BP: In the beginning, I was doing summer stock and was asked to be in a show at the Caffe Cino. I did Dames at Sea. The audience was hysterically laughing there. They got every joke and every line. They were mostly gay guys. I couldn't wait to change my clothes and run back onstage to meet them. That was the first show, and then we took it off-Broadway and it had a following.
The LGBTQ community are sensitive people and always into the arts. They would tell their friends about my shows and then I started having a wonderful audience. They understand people that sing. If I am singing something with real emotion, they get it. People have asked me about the following before and I would say, "Because they are smart!"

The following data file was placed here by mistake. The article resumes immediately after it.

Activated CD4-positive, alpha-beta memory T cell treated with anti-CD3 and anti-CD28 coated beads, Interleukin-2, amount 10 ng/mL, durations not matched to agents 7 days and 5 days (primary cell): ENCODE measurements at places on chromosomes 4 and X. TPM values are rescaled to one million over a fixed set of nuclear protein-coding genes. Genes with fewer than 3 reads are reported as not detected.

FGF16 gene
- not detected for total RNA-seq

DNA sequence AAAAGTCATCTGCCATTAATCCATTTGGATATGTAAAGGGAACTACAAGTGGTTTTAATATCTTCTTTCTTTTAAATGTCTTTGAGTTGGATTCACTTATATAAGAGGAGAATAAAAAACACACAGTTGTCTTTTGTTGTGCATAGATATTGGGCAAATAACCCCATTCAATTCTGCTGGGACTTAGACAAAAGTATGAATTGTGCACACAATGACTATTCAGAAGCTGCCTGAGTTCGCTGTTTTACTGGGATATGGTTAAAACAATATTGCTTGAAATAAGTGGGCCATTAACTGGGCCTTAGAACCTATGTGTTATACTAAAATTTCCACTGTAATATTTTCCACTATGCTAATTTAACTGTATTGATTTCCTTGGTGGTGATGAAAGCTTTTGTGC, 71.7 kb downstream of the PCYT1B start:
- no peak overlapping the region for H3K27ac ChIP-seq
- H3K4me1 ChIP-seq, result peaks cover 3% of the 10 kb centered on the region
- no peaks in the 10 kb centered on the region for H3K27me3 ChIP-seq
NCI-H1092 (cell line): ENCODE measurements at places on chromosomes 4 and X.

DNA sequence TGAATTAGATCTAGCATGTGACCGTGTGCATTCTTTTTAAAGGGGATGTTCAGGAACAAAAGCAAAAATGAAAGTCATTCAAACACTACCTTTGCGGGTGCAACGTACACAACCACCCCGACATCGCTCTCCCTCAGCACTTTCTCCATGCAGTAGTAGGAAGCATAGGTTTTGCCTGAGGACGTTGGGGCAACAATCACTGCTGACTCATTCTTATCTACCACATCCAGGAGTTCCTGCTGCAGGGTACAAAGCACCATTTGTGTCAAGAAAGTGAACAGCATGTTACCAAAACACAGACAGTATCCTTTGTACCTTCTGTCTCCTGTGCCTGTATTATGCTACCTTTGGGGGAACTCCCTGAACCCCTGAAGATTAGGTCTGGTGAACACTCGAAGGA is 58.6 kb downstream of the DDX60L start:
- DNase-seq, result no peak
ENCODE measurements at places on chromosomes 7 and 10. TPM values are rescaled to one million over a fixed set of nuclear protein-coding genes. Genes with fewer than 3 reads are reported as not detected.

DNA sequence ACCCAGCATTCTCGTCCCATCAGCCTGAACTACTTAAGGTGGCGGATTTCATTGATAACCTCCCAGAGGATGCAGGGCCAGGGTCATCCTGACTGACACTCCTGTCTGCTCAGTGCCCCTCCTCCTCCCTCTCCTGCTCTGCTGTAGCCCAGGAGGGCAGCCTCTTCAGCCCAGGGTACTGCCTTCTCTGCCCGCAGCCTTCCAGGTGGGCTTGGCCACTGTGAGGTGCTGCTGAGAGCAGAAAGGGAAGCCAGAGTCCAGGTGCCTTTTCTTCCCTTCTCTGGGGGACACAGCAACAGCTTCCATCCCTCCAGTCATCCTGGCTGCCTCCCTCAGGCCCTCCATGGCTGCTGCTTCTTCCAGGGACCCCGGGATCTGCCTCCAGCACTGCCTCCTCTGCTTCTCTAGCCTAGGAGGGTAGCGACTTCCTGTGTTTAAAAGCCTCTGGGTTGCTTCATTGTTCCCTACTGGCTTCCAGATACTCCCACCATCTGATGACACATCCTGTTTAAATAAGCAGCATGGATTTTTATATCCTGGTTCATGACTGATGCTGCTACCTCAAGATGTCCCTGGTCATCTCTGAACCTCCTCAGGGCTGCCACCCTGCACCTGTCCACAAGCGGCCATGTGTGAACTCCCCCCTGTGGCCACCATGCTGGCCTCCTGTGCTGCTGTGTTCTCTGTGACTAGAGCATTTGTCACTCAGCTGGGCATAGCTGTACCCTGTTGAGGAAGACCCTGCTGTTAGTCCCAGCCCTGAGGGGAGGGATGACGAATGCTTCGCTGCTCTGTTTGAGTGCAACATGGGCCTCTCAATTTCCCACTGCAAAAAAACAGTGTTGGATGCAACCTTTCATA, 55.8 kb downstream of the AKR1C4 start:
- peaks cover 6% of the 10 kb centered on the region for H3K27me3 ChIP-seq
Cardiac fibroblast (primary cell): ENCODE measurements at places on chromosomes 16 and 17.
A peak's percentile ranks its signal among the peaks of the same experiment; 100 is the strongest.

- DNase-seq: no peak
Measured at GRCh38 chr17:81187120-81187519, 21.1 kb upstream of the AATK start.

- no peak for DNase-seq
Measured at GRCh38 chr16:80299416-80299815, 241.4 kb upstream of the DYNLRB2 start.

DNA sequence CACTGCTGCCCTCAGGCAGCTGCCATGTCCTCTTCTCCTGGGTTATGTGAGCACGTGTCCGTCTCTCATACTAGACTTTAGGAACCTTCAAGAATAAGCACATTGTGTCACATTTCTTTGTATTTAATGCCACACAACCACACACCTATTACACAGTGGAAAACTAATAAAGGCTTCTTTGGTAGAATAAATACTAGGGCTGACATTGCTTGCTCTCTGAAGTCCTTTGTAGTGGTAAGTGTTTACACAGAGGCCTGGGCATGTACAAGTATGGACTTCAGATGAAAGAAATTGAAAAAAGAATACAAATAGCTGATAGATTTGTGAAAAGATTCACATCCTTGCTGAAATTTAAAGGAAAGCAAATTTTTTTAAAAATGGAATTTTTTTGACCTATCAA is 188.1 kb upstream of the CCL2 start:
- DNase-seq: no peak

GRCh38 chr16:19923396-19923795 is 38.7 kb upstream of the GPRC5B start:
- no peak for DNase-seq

WCT: You have done a lot for the community by raising money over the years.
BP: Well, I am on the board for Broadway Cares and Tom Viola, who is the executive director, helps with the event Broadway Barks. He's so generous and caring.
WCT: How many dogs do you have now?
BP: I have twoone for each hand!
WCT: Are you bringing them with you to Aurora?
BP: No. They are big. Someone keeps them at home, where they are comfy. When I would first leave and come back, the male would howl at me. He's used to it now and not so heartbroken.
WCT: Kristin Chenoweth brought her dog, Thunder, with her on this last tour and it kept barking at me backstage.
BP: Her little cockapoo?
WCT: Yes. I love that you know her dog. Are you planning on writing more books?
BP: I haven't written any more, but really need to. I wrote about two past dogs, but have a new one that I don't have a book about, so I need to write about her.